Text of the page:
It seems to be one extreme or another; Amazon Australia is either breaking records or fizzing entirely. But what’s really going on with the marketplace and can we read anything into reports of recent losses?
Amazon Australia posted an $8.9 million loss for the period January 2017 to 31 December 2017 according to company director’s reports filed with the Australian Securities and Investments Commission. Media outlets reported that taking income tax benefits into account, the total loss for the period was $8,924,727 from a revenue of $17,381,136.
Yet the marketplace only launched to Australia on 5 December 2017, so while the period covers almost a year, it only covers a period of 26 days post-launch, with actual operating costs spread over the 2017 year. Regardless of the imbalance of operating costs versus actual time the Amazon Australia site has been live, some are claiming the figures reflect the company’s luke warm entry to Australia and the fact that the marketplace hasn’t been embraced by Aussie consumers.
Its not uncommon for Amazon to report losses for several years in a row when entering new markets. Amazon first traded publicly in 1997 (after being founded in 1994) and didn’t actually turn a profit until 2001. The business model is essentially built on losing a staggering amount of money while it builds its brand and claims its market share. Its international losses ballooned to over US$3 billion in 2017 from $1.28 in 2016. Much of this is related to its operations in India and rival competition.
In response to these claims, an Amazon spokesperson told Power Retail: “Our focus is on continuing to grow our retail offering for Australian customers and investing in our local business, creating jobs and economic opportunity for thousands of small businesses across the country.”
Given the current climate in Australia, are consumers embracing Amazon? “Not yet,” says Trent Disney, Head of E-Commerce at Scooter Hut. “I think both sellers and buyers are probably more watching how it plays out for now. As a buyer, if you haven’t been accustomed to buying through the US marketplace, you’re probably not comfortable with the interface and unsure of exactly what products you’ll be finding on the platform and what sellers are currently listing on there.”
So, what about the negative response Amazon has been receiving from retailers, especially after reports of its 2017 losses? “Personally, I think that some retailers had this expectation that Amazon Australia would immediately have the impact on the e-commerce landscape that they are seeing in North America,” Disney tells us. “I know there were a lot of very strong words being thrown around e-commerce forums prior to launch in regards to how much impact it would have immediately on the Australian retailer.”
“It will take time for the Australian consumer to become accustomed to using Amazon Australia as a part of their purchase search and I think that reflects in the amount of sales sellers are currently seeing on the marketplace, especially in most major industries,” Disney adds. “For us, we don’t view the low sales as a negative (yet), and are expecting to see a positive change in growth of the platform leading into the peak buying periods later in the year.”
But it’s not all doom and gloom for retailers. “We’ve had a positive experience with Amazon to-date,” says Jordan Prainito, Canningvale Managing Director. “We sell through a number of online channels, and other than our own website, Amazon has already become our leading online platform in terms of sales. We’re now expanding into the US through Amazon and we’re seeing encouraging results.”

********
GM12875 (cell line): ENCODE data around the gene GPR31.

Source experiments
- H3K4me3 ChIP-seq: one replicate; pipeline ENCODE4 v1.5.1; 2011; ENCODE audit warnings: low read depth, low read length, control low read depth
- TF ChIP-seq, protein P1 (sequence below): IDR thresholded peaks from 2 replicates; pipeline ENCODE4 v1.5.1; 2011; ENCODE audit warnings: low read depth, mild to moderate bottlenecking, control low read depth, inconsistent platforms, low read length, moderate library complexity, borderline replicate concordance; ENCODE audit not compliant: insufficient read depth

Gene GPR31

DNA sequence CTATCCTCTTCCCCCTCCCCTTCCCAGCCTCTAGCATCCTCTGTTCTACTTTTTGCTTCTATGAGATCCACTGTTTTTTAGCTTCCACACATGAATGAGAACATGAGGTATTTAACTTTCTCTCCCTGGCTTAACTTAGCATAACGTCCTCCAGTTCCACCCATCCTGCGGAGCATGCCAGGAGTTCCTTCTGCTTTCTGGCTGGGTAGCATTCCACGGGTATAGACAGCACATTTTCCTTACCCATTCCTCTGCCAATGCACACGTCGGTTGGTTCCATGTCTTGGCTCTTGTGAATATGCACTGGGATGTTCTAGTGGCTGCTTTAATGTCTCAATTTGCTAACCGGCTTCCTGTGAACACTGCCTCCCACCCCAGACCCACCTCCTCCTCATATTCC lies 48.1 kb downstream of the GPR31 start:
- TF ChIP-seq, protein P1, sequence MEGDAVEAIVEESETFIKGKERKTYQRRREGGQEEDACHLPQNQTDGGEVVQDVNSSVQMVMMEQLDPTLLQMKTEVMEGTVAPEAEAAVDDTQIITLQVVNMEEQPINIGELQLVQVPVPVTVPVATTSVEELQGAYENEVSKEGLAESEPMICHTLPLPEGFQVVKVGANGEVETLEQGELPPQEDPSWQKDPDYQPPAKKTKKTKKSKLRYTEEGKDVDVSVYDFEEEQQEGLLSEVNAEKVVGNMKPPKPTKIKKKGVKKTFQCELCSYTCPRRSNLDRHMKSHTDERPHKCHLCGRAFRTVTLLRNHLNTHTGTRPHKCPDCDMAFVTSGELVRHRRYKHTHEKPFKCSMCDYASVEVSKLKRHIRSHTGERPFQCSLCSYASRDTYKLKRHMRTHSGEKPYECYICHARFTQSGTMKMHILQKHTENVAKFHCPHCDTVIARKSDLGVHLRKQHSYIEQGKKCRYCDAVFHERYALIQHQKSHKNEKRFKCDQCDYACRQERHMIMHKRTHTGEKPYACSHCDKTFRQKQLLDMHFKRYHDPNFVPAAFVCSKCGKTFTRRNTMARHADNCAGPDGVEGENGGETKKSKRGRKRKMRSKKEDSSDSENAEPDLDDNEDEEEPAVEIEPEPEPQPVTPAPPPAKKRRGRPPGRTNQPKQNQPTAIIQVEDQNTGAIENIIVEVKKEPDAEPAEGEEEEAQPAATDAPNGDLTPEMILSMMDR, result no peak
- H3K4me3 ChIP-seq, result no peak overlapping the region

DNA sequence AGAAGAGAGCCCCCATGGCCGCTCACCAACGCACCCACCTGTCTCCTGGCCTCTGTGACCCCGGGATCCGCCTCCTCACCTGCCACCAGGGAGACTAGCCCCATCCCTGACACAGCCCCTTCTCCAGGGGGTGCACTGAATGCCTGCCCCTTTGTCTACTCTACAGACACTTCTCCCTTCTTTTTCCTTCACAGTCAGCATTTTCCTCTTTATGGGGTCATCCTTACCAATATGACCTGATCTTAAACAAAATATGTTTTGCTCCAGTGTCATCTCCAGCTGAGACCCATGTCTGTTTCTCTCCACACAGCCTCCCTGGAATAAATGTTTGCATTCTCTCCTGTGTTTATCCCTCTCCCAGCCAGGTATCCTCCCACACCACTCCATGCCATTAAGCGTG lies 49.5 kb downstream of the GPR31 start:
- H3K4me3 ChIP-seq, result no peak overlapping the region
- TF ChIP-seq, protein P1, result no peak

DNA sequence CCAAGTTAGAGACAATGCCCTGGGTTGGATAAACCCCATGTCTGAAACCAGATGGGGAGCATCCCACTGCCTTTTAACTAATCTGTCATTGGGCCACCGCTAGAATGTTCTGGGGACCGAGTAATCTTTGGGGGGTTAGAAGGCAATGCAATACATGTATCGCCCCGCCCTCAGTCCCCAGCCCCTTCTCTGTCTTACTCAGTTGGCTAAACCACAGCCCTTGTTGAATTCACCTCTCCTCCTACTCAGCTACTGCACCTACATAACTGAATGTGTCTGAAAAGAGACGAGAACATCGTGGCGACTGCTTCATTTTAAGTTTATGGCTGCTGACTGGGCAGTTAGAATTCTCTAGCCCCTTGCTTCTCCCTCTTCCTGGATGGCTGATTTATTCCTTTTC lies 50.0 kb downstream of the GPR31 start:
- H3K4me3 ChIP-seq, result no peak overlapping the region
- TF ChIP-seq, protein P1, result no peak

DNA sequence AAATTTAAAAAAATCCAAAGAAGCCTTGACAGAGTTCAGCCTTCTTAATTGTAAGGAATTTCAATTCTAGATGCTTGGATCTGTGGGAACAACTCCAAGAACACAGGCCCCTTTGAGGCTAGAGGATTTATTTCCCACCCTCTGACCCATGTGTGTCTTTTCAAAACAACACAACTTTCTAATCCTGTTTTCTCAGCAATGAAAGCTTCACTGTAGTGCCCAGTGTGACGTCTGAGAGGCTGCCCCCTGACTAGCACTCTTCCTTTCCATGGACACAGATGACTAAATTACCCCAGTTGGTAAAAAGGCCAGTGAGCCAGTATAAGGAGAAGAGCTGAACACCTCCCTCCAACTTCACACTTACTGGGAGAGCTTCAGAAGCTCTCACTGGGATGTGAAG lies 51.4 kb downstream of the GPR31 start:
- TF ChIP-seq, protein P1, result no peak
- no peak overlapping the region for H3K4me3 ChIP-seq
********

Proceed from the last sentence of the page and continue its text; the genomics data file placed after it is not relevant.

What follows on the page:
While retailers seem to be in agreement that results on Amazon were far from instantaneous, there seems to be a shift. This may be to do with awareness from Amazon’s recent marketing efforts or simply from consumer familiarity with the platform. “Sales were slow at first, but we’ve seen steady upward growth, ramping up in the last few months,” Prainito tells us. “We participated in Australia’s first Prime Day last month, and while we expected an uptick in sales, we weren’t expecting to quickly sell out of the majority of our discounted inventory.”
From Canningvale’s experience, it seems shoppers are beginning to embrace the marketplace: “tentatively at first, then steadily and now exponentially.” Canningvale saw a 500 percent increase in sales during Prime Day alone.
This is a sentiment shared by online retailer mbeat which experienced a 200 percent increase in sales during Australia’s first Prime Day. “More holistically, we’re also seeing our sales grow month-by-month as the platform continues to attract new customers and we receive positive reviews, which in turn encourages new customers to purchase from us,” says Howard Chen, Managing Director of mbeat.
In terms of the negative experiences of some retailers, Prainito explains it’s about adjusting strategy. “I can’t speak for other businesses, but we’ve had to hone our offer to match consumers’ expectations when shopping at Amazon,” he says. “Once we got that right sales took off. I expect Amazon will continue to go from strength to strength in this market, it is a company with the wherewithal to hang in there for the long term, which puts its customers first, and doesn’t waste time worrying about the noise. It’s an attitude I personally appreciate and share.”
“I think Australian customers are gradually coming on board with the platform,” says Howard Chen. “It was always bound to take time for Amazon to scale up their local operations and reach, but I think it’s only a matter of time until they are the established marketplace in Australia.
Last month, Amazon revealed strong financial results for Q2, reporting an increase in operating cash flow of 22 percent to $21.8 billion compared with only $17.8 billion in Q2 2017, as well as an increase in free cash flow to $10.4 billion from $9.6 billion.
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